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Combining Fabric Weaves and Weights

In Threads #164 (December 2012/January 2013) contributing editor Mary Ray creates a stir with garments that combine textures, prints, fibers, and weaves. Learn how to balance weaves and weights in this excerpt from Mary's article and check out the complete issue for more on combining fabrics. This issue is also available on your tablet. Download the App for your iPad and Windows devices now.  

Combining two or more fabrics in the same garment has always been one of my sewing pleasures. I love the way one fabric can enhance another and turn a simple style into a complex creation. Combining fabrics is also a little trick I often use when I just don't have enough of one fabric to complete a project.

Creating an artistic grouping, however, takes planning to get the best result. I'll show you how to choose fabrics that work together visually and structurally and how to determine the best placement for multiple fabrics in the same garment. I'll give you some tips on how to balance different fabric weights and ways to sew disparate fabrics together.
You'll achieve unique results (no one else will make the garment in quite the same way), plus the ability to add or emphasize details or areas with your fabric choices.

How to Balance Weaves & Weights

Joining fabrics of different weaves and weights is another opportunity for adding detail and interest to a garment. Loosely woven fabrics, lace, and novelty knits can complement tightly woven taffeta, velvet, menswear wools, and even denim. Treat them similarly to fabrics of varying textures. Use a knit and a woven together, a woven and leather, a knit and leather, chiffon and wool tweed, taffeta and denim. All of these combinations can offer wonderful creative results.

Give special consideration to how you stitch and finish the seams-each fabric type may require a different technique. You can compromise and use the best option throughout the garment or finish each seam differently. Other sewing considerations may involve reducing the fullness in a seam so it can be eased without difficulty; stabilizing a seam allowance on a stretchy fabric; overlapping edges instead of sewing right sides together; finishing edges differently on each fabric and making the transitions work.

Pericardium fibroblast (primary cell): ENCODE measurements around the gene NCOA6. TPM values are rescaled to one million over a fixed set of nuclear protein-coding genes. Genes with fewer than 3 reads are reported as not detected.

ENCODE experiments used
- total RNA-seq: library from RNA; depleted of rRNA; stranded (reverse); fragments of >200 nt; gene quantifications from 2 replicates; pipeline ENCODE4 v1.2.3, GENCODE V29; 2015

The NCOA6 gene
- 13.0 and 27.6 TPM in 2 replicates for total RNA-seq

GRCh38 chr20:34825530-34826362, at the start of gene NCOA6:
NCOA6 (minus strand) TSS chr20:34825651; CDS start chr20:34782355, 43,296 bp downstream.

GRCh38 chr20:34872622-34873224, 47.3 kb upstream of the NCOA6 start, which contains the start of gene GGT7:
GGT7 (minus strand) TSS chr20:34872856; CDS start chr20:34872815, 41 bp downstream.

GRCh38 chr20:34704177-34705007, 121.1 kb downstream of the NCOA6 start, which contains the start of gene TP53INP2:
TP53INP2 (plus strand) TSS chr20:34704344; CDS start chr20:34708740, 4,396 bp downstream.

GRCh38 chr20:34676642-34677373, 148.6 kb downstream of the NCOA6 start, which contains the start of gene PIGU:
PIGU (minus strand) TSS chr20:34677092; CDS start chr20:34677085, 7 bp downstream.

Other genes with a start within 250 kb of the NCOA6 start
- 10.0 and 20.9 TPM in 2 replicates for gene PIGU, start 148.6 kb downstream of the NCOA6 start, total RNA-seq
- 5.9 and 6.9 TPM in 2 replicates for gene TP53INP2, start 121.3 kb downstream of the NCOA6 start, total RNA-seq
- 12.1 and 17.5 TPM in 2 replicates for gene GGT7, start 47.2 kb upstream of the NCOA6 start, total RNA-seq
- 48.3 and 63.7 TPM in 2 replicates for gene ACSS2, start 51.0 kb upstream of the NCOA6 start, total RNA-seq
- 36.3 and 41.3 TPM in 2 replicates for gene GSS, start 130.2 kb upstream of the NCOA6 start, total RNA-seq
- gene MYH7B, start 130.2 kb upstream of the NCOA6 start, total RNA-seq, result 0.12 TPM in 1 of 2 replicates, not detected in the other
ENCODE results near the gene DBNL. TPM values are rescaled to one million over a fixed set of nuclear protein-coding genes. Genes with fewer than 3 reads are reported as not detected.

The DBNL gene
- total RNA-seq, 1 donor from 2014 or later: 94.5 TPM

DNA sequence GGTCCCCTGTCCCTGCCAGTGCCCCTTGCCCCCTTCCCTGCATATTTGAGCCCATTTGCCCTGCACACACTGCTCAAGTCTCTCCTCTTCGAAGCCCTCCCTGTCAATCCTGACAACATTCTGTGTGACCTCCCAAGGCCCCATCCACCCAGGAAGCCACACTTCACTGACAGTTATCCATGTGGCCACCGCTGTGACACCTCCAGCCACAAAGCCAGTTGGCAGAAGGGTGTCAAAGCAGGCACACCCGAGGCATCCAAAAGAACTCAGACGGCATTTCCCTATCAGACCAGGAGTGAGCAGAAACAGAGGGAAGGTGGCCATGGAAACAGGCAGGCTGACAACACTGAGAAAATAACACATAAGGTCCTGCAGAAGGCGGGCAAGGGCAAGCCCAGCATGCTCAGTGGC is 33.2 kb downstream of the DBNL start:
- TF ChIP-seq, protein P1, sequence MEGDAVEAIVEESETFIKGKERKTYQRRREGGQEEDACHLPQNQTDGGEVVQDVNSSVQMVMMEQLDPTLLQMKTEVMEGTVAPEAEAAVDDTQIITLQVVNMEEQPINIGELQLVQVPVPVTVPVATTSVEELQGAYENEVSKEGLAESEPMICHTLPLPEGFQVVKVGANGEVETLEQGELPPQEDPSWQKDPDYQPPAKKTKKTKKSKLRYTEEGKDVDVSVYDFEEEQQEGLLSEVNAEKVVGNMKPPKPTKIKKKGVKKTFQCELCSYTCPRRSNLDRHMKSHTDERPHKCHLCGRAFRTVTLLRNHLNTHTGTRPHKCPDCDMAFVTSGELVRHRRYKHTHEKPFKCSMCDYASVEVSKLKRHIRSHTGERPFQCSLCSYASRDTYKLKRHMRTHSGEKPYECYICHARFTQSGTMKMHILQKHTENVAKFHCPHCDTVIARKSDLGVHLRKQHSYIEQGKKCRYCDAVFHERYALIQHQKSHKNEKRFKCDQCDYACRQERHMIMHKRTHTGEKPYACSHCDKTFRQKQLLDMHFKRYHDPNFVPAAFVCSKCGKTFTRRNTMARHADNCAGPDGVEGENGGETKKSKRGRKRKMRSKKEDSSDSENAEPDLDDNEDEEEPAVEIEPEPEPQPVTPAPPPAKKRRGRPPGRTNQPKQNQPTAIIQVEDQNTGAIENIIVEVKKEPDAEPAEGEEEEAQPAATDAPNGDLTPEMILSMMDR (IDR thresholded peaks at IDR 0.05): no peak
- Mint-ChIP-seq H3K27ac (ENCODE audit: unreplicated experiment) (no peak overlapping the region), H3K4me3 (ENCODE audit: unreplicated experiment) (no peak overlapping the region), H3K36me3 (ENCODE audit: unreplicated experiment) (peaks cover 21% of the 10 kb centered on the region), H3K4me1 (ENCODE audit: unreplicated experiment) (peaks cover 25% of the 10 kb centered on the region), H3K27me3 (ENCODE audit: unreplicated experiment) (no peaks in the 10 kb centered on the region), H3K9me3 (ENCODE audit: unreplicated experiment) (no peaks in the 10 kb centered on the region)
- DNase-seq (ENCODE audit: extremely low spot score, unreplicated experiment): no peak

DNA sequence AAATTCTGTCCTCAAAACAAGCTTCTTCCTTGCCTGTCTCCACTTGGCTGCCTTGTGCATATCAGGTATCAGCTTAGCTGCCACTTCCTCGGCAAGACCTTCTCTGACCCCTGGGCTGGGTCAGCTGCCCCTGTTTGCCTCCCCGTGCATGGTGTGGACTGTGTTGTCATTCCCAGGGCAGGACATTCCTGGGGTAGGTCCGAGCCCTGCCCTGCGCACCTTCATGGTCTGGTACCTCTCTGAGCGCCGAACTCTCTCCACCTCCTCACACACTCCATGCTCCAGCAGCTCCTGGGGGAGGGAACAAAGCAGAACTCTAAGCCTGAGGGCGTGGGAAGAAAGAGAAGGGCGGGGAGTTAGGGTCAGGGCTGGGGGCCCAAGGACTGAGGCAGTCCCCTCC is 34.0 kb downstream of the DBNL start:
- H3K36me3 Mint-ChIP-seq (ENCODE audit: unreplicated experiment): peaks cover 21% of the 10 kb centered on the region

Topstitching the jersey seam allowances flattened and stabilized the woven silk.

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Comments (8)

lastminutelady lastminutelady writes: I especially appreciate the tip about stretching a loose weave fabric to fit a curved seam rather than clipping it. I am preparing to sew my daughter's princess seamed wedding dress out of hand woven silk and I need all the information about loosely woven fabrics I can find!

Posted: 6:34 pm on April 5th

ArleneSews ArleneSews writes: This is such timely info for me as I've been planning to reuse denim to combine with all sorts of other fabrics into new garments. Very useful information about combining wovens / knits. Thank You!
Posted: 12:14 pm on December 25th

JerseyQueen JerseyQueen writes: Great article, is it best to dryclean garments that have been combined, such as silk and jersey, or as by Sewista wool crepe and leather?

Thanks for the information, its great that in sewing you never stop learning...
Posted: 6:03 pm on November 24th

Sewista Sewista writes: I love that this technique utilizes smaller bits of fabric therefore keeping them out of the landfill. Great techniques.

I am still in a quandary about how to clean these items, particularly a natural fiber, such as a wool crepe, with leather, ie, a leather yoke for example. That is what is preventing me from trying this mix of those two.
Posted: 6:16 am on November 15th

EvamarieGomez EvamarieGomez writes: Dear J.A. Williamson,

You will need to contact customer service at 800-477-8727 to update your Threads Insider membership status. To modify your email preferences please visit

Evamarie Gomez
Web Producer
Posted: 9:08 am on November 14th

sewingagain sewingagain writes: Awesome information since I'm having a great time remaking and upcycling my clothes! I just made a heavy knit sweater (Abercrombie & Fitch $6 at Goodwill)into a short shrug to match a vintage dress. Another Goodwill jersey knit t-shirt($3)became my bias banding. I stay stitched everything before cutting the sweater apart and stay stitched the bias jersey banding before attaching it. I then hand stitched the inside banding edges down. Thanks for tips which I will utilize very soon.
Posted: 7:59 am on November 14th

user-2242830 user-2242830 writes: I do not wish to continue with the 14 day free trial of threads information.

I do not want anymore emails from threads which arrive daily.

Please stop them.
J. A. Williamson.
Posted: 1:18 am on November 14th

Julianne_Bramson Julianne_Bramson writes: What a wonderful article! I love the way all the different colors and textures go together! So inspiring and fun!
Posted: 4:16 pm on November 12th

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